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The Trick To Counting Rows and Changing Colors Smoothly on Garter Stitch

Liat Gat - Founder

January 22, 2011

Counting rows on Garter stitch is a little more complicated than the "2 rows for every ridge" rule-of-thumb. Here I show you how to be sure of your rows, and also when to switch colors to make perfect-looking stripes on Garter stitch.

Doctor Who Scarf
Do you know the easiest way to count rows in garter stitch?

Making a striped garter-stitch scarf is a fun way to use up scraps and make your knitting more exciting.

Especially if you are a beginner, this will add a small challenge while you are practicing the knit stitch for the first time.

Garter-stitch is the bumpy, double-sided fabric created when you knit every stitch, on every row.

In my last blog post I showed you how to change colors in knitting and how to avoid cutting the yarn for each stripe.

Some patterns, like this Doctor Who Scarf by Chris Brimelow, call for you to knit a certain number of rows before switching to a new color.

On garter-stitch, how do you know how many rows you’ve knitted? The widely dispersed rule-of-thumb states that you should count each “ridge” as two rows of knitting. But it’s not as simple as that.

What about when you have done an odd number of rows? How can you tell? The trick is to NOT count the cast-on row, and to be sure to count the row of stitches that is ON your needles.

Colored Purl BumpsAlso, how can you avoid those ugly, two-color bumps from appearing at random throughout your scarf (like in the photo at left)?

Easy – make sure you only switch colors when the pretty side is facing you.

The following video shows you how to count your rows in garter-stitch, which side to switch colors on, and how to laugh at yourself when you mess up! I left in my mistake on purpose instead of editing it out, to show you all that it’s totally cool to mess up. Everybody’s doing it, man!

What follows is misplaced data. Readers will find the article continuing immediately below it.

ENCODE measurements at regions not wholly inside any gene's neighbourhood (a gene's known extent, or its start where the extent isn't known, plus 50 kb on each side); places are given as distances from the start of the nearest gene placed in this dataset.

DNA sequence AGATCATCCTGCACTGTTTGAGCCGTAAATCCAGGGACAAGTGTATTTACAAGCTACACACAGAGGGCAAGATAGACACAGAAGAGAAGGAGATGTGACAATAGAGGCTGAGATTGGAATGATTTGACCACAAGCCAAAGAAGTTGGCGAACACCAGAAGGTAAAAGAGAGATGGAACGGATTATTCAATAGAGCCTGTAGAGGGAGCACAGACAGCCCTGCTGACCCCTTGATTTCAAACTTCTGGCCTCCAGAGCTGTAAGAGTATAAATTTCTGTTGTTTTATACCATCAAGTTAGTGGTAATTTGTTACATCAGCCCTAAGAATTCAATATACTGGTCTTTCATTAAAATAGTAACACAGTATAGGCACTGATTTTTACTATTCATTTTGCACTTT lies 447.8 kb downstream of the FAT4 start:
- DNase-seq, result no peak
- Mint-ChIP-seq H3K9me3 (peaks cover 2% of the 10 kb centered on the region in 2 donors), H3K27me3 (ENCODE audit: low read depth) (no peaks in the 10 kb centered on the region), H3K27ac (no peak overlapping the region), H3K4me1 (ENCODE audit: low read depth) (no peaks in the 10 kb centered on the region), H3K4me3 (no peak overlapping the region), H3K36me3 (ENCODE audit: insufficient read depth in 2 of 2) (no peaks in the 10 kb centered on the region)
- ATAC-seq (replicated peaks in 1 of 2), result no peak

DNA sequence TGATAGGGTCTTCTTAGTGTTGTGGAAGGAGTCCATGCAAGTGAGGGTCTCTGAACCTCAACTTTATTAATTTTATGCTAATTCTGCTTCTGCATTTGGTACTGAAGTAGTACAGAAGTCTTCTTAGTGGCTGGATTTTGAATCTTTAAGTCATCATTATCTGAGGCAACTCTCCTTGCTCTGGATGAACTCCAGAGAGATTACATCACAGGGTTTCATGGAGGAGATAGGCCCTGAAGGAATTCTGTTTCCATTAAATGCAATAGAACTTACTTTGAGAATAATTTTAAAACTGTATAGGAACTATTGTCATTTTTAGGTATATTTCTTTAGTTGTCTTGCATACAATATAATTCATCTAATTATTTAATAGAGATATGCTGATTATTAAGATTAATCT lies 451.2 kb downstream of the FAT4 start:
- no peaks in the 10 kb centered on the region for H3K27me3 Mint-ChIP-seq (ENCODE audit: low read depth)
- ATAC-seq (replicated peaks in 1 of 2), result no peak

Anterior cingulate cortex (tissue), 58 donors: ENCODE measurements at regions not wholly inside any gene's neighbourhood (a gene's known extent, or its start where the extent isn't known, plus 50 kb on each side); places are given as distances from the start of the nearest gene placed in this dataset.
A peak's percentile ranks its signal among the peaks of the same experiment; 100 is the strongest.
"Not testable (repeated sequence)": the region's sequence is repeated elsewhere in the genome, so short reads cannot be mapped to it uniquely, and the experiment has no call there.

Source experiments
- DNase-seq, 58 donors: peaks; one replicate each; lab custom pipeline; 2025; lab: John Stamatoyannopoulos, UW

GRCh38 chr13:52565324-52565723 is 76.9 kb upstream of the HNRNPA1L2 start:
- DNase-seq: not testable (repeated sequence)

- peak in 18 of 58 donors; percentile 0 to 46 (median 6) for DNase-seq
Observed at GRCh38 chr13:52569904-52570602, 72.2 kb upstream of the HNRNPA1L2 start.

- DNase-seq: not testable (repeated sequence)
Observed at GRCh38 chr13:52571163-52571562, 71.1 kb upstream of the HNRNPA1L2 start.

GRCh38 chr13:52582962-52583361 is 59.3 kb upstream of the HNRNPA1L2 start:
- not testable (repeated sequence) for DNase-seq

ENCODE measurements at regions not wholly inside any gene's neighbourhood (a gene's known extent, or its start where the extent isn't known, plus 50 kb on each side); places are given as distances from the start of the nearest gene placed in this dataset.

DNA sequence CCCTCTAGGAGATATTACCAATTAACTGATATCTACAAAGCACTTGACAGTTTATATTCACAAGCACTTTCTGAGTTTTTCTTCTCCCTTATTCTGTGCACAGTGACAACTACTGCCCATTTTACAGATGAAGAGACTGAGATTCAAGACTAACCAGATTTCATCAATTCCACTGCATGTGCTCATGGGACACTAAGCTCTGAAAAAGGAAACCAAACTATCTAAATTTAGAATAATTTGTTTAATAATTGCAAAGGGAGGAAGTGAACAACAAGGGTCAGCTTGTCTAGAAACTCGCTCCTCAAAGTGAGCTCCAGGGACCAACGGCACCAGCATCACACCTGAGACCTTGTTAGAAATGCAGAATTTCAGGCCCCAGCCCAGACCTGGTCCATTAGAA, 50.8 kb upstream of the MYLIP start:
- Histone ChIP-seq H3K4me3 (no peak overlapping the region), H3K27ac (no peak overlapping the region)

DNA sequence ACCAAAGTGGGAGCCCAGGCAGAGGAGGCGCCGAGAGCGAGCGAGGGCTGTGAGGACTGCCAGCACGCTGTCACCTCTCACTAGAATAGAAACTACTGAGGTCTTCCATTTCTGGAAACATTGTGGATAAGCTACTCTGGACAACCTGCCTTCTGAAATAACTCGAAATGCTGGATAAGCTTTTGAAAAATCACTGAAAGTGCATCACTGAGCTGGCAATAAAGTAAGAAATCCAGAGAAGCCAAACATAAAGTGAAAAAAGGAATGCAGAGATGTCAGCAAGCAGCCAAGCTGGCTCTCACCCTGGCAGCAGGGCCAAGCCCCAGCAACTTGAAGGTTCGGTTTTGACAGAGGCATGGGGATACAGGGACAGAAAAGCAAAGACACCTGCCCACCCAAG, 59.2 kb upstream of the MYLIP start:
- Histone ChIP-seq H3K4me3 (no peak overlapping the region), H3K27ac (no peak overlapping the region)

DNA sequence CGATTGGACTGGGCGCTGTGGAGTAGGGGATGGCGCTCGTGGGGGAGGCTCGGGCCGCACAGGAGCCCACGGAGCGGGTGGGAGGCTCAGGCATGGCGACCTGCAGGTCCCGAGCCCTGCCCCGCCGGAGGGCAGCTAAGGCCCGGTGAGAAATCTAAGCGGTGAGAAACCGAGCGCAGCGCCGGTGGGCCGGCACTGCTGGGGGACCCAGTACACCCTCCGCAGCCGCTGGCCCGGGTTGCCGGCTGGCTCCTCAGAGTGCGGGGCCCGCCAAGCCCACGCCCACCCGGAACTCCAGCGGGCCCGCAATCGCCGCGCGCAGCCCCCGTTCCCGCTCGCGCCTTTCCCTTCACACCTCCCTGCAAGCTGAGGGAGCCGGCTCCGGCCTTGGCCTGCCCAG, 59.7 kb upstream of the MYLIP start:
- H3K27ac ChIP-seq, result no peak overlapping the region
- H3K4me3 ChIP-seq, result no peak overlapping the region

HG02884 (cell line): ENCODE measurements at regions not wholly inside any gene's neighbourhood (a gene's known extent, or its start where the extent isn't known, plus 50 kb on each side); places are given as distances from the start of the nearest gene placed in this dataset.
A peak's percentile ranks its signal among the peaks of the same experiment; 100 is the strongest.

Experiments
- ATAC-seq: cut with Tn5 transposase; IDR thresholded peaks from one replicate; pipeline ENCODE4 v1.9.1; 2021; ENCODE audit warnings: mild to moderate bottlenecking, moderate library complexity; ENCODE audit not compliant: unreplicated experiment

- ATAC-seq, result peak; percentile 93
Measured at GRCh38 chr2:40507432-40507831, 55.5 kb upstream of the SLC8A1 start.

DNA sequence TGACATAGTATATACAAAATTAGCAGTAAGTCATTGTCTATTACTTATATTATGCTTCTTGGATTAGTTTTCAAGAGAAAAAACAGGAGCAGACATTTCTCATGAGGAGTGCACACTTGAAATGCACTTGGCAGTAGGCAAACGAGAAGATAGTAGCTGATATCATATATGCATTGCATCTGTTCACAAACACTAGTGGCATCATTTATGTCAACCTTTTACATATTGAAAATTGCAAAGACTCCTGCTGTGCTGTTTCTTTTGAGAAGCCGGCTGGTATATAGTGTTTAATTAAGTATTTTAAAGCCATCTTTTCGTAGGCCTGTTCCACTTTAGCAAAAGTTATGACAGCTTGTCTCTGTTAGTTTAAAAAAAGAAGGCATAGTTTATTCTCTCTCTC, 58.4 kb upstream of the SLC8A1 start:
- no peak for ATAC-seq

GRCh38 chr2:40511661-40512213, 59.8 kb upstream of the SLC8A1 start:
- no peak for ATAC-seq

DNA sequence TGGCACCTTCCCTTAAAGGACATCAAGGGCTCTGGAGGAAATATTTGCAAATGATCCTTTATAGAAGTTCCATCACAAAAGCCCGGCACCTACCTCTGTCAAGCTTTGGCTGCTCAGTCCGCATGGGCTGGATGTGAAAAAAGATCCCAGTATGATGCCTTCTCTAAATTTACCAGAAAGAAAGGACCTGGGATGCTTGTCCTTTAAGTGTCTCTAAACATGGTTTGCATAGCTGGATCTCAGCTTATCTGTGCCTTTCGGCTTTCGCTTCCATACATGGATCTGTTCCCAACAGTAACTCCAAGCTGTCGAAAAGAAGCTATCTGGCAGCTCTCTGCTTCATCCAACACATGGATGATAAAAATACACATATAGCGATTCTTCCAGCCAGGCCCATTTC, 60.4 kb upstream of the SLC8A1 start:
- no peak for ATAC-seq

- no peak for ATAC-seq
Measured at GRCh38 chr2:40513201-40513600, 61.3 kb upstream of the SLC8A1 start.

Watch the video to learn how I count rows on garter stitch:

How To Count Rows on Garter Stitch - Not Just Counting Ridges
How To Count Rows on Garter Stitch - Not Just Counting Ridges

To count rows on garter stitch:

If your tail is on the same side as your working yarn, you have done an even number of rows.

  1. Point your needle-tip to the right.
  2. Count the garter-stitch ridges, not counting the cast-on row.
  3. Each ridge counts for two rows. If you count 12 ridges, you have knitted 24 rows.

If your tail is on the opposite side as your working yarn, you have done an odd number of rows.

  1. Point your needle-tip to the right.
  2. Count the garter-stitch ridges, not counting the cast-on row.
  3. Each ridge counts for two rows. If you count 12 ridges, you have knitted 24 rows.
  4. Count the row on the needle as the last row. You should have an odd number of rows.

So that’s how to really be sure how many rows you’ve done in garter-stitch, whether or not you’ve done an odd or an even number of rows.

Keep Learning:

If you liked this tutorial on how to count rows on garter stitch, post in the comments!

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23 thoughts on “The Trick To Counting Rows and Changing Colors Smoothly on Garter Stitch”

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  1. Perfect timing thank you, today I was going to look up a video on how to count garter stitch rows.
    I’m working on a baby blanket and the first and last ten rows are garter stitch!!